“Today is a good day, too because it shows that in Germany it is possible to form a government without the CDU ”. The sentence is of Olaf Scholz, Chancellor candidate of the SPD and German Finance Minister, but perfectly captures the atmosphere that reigns in Berlin when the polls are still hot after the double vote in Baden Wuerttemberg and Rhineland Palatinate: Angela Merkel’s party suffered a bitter defeat, that is, he scored the worst result in the history of their respective Laender, and this just six months before the federal elections on September 26. And both in Stuttgart and in Mainz coalitions can emerge that exclude the Christian Democrats, that is, formed exclusively by Greens, SPDs and liberals.
According to the latest screenings (at 7pm last night), in Baden Wuerttemberg the environmental party (here already in government with Winfried Kretschmann) achieves a result of around 32%, thereby winning the best result of the Greens both at a regional and national level. In contrast to the CDU, brought to the polls by candidate Susanne Eisenmann, stops at a result of around 23.5% (in 2016 it was 27%), which is particularly painful for a Land that was once its strong stronghold. The SPD slightly exceeds 11%, a breath above the liberals of the FDP at 10.7, while the AFD with 10.5% still appears to hold up the impact of having been investigated at national level by the internal secret services of the Federal Office for the Defense of the Constitution (BfV).
It is no better for the party that belonged to Adenauer and Kohl in Rhineland Palatinate, where the voters wanted to decisively reward the government experience of the Social Democrat Malu Dreyer, thereby giving a “sign of life” (as Spiegel writes) for the SPD also at the national level: here the heirs of Brandt and Schmidt manage to obtain, according to the latest ARD projections, 35.7% of the consensus against 27.7% of the CDU: also here, for the formation that was led for 18 years by Frau Merkel, a “historic” thud with a net bleeding compared to 31.8% five years ago. In the Rhineland the result of the Greens is much more contained, with 9.3% of the votes which in any case represents a significant leap compared to the 2016 elections. While the Liberals get 5.9%, the Free Electors (Freie Waehler) enter the Rhenish Landtag for the first time, with 6% of the votes. Linke, the party of the left, remains out of both Landtag with 3.2% and 2.3% respectively.
From the beginning this double election date was considered a test case for the federal elections on September 26th: a vote that promises to be historic, however, given that it is the first without Angela Merkel to run as chancellor after 16 years in government and that arrives in the Covid era, with the blows and repercussions that this brings with it. And for the CDU the prospects are certainly not rosy: with a new leader, Armin Laschet, who collects a heavy double defeat and is forced to face the consequences of the scandal of the masks on which their parliamentarians would have profited, while still, less than six months from the vote, there is no name for the race to the chancellery.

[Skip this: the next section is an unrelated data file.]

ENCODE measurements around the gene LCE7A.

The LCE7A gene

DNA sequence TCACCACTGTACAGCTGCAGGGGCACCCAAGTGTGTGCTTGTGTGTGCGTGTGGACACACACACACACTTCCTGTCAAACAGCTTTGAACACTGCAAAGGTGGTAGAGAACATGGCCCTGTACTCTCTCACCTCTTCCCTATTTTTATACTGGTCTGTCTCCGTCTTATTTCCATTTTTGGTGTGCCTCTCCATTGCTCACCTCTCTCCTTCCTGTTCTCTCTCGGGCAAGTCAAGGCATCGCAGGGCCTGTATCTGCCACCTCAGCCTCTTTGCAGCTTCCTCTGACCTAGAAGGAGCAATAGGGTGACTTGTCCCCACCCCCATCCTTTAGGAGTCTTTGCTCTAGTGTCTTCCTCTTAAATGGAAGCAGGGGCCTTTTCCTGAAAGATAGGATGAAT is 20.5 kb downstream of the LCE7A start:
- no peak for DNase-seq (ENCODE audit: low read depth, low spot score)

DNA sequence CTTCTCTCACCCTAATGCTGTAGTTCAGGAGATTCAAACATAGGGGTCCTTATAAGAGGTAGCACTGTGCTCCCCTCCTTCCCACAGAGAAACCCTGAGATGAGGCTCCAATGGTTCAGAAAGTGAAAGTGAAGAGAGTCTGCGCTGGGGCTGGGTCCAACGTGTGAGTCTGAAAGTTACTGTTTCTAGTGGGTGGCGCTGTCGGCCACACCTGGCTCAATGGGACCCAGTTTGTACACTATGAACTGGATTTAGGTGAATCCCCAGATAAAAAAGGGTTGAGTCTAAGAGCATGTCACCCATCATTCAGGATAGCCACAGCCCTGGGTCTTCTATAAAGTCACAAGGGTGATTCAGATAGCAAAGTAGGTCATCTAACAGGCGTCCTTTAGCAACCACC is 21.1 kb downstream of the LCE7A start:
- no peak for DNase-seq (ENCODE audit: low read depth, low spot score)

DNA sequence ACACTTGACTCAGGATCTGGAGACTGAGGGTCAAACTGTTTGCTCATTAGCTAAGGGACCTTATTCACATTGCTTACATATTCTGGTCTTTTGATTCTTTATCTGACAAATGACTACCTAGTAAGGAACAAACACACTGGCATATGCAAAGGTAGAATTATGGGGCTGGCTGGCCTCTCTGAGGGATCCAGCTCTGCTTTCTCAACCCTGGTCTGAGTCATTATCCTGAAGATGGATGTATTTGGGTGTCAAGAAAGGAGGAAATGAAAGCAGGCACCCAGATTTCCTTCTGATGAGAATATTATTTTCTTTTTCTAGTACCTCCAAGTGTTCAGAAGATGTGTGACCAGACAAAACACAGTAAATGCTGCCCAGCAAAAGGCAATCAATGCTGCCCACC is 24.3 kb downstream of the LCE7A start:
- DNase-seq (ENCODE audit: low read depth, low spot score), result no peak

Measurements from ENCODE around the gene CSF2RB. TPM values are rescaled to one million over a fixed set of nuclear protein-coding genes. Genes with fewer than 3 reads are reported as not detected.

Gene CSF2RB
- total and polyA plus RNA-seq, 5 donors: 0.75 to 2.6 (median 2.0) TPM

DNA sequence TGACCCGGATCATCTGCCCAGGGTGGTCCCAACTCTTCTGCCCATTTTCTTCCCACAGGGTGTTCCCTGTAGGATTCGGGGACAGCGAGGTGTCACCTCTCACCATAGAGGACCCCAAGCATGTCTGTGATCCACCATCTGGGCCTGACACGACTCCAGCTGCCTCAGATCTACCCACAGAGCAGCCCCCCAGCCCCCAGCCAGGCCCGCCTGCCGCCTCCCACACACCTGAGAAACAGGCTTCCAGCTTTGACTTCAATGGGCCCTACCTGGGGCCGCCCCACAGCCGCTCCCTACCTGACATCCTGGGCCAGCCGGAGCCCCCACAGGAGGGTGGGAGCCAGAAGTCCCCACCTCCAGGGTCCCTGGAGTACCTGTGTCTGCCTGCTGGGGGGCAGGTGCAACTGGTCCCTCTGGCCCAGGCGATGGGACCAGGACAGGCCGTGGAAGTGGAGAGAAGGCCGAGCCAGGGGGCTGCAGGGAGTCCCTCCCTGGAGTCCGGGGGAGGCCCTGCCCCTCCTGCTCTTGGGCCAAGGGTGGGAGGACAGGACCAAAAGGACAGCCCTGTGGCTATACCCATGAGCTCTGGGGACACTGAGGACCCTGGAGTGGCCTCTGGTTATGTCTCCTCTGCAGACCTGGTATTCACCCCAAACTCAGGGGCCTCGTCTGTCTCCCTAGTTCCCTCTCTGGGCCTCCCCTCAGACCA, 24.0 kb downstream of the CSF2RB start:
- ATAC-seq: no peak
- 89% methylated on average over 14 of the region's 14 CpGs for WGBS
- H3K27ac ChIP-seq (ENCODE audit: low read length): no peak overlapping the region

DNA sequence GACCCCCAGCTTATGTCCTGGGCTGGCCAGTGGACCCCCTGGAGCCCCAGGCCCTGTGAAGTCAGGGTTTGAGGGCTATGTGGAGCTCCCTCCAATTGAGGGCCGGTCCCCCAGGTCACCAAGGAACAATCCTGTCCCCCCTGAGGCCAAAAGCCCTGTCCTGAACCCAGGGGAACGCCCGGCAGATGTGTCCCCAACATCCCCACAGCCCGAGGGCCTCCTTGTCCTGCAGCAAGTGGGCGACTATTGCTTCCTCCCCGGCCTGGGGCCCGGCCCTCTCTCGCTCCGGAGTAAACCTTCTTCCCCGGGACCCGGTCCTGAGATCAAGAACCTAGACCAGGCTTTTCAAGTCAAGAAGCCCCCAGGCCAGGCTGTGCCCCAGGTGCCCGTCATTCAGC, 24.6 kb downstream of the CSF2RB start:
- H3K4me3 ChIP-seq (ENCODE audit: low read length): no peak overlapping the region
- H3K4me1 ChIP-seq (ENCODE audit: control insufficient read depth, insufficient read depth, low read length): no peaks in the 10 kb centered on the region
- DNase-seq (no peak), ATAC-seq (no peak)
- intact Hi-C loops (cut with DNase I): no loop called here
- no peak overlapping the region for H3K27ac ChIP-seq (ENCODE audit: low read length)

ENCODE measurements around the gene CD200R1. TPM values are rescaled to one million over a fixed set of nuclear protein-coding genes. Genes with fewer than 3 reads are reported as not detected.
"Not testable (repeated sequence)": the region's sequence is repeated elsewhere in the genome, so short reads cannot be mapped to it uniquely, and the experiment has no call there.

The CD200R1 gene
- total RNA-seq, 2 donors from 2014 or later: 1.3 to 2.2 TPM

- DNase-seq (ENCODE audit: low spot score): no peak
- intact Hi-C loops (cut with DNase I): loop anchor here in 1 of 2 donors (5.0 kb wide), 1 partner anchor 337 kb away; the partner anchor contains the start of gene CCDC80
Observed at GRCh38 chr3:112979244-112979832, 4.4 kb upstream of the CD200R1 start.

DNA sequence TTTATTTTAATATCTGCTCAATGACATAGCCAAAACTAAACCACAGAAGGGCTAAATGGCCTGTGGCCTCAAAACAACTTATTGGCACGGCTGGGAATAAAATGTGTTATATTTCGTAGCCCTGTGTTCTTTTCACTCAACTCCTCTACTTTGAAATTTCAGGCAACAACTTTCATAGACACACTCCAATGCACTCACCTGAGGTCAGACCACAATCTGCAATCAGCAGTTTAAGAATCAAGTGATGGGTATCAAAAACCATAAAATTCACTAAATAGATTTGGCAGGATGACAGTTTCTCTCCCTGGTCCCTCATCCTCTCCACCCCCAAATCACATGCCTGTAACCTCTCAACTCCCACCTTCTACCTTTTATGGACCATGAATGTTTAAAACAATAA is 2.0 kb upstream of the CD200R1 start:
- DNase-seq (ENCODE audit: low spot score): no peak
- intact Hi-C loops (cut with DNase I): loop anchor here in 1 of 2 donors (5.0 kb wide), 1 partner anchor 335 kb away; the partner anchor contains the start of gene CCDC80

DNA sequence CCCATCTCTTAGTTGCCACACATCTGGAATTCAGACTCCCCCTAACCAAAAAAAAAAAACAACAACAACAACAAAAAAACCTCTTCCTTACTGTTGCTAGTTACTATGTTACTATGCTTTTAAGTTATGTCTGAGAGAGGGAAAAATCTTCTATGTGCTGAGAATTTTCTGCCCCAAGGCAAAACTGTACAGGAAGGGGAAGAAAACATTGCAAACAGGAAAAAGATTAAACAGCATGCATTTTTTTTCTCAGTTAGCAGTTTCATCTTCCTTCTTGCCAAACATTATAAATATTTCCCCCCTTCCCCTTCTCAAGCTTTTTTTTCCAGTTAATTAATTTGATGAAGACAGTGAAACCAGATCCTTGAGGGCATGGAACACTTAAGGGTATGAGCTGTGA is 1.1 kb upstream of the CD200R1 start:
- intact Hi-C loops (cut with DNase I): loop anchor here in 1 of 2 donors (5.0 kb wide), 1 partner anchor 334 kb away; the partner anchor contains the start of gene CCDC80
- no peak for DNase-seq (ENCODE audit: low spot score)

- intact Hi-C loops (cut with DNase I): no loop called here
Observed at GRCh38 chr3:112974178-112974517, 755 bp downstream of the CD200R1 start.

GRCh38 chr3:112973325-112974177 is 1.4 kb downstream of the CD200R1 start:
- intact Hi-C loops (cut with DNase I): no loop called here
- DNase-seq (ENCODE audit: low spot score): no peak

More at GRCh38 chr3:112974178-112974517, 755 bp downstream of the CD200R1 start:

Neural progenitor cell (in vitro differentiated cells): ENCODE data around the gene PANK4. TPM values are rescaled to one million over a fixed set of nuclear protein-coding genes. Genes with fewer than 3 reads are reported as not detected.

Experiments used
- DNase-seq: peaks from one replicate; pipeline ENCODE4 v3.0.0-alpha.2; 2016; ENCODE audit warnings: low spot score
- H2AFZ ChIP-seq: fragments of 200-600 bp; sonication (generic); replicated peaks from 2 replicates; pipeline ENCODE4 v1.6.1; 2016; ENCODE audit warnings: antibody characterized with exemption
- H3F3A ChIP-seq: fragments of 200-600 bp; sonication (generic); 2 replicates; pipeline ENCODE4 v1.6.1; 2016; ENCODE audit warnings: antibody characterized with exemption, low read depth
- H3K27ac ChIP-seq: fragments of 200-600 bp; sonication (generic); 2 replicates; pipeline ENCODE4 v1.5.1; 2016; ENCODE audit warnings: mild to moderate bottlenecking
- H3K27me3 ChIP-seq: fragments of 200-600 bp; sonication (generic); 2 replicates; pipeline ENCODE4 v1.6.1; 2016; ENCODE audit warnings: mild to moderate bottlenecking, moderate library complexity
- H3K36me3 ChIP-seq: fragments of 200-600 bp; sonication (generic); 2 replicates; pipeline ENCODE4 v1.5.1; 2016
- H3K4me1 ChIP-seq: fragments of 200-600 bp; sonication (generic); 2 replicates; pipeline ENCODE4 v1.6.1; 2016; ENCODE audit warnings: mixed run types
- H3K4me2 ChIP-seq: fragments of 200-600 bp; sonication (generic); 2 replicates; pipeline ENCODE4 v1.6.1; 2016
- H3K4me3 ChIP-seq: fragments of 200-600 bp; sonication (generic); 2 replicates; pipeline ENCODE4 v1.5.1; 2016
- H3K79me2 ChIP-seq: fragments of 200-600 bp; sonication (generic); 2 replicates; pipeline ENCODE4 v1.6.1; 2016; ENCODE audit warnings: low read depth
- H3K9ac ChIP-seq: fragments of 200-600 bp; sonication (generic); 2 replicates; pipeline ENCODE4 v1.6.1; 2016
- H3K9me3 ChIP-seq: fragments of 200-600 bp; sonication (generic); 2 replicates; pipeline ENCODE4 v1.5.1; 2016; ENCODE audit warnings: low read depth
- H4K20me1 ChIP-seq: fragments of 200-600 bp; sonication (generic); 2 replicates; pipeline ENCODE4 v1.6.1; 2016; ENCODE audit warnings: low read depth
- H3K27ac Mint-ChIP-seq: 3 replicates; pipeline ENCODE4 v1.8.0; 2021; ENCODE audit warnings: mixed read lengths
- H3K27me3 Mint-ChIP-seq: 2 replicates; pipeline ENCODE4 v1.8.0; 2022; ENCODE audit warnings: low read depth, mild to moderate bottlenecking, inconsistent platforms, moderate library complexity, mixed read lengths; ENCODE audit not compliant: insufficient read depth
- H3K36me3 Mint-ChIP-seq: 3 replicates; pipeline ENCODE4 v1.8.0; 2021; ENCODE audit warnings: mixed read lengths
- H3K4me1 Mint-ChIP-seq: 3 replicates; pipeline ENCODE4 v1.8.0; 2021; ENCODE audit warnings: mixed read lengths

Not surprisingly, the general secretary of the CDU, Paul Ziemiak, tried to get his hands on: in front of the cameras he hastens to declare that the result in Baden Wuerttemberg and Rhineland Palatinate “will have no consequences on the decision regarding the candidacy for the chancellery ”, The original program remains, ie“ that CDU and CSU will make their decision between Easter and Pentecost ”. Few believe him, starting with the Greens, who in national polls travel around 20% of the votes, thereby confirming steadily as the second political force in the country. “For us it’s a super start in a super election year” the leaders of the environmentalist party, Robert Habeck and Annalena Baerbock, are enthusiastic, who see the possibility of being decisive in the formation of a future national government getting even closer.
Meanwhile, eyes are on the upcoming electoral appointments: the one for the renewal of the Landtag in Saxony-Anhalt is set for the beginning of June, to follow the election day of 26 September, when the ballot boxes for the national elections and those in the Laender of Berlin, Mecklenburg and Thuringia will open at the same time. Obviously, the great maneuvers for the formation of the two Laender governments are already in full swing, and currently none of the political seismographs seems to be in favor of the CDU. TOalthough in Baden Wuerttemberg the Christian Democrats have made it known that they are willing to continue the alliance with Kretschmann’s Greens, the latter has taken great care to show clear openings, limiting himself to saying that talks will begin “with all political forces”.
In practice, in both Laender the prices are rising for an alliance between the Greens, the SPD and the liberals, the so-called “traffic light coalition”, with the color of the three parties. For the CDU the prospects appear bad in view of the appointment with the national polls of the 26 national team: sandwiched between what appears to be the “beginning of the end” of the Merkel bonus, the painful slowness in the anti-Covid vaccination campaign, the embarrassing mask trafficking scandal involving its own exponents, the proud German Christian Democrats still do not have a convincing candidate for the chancellery. And time is running out.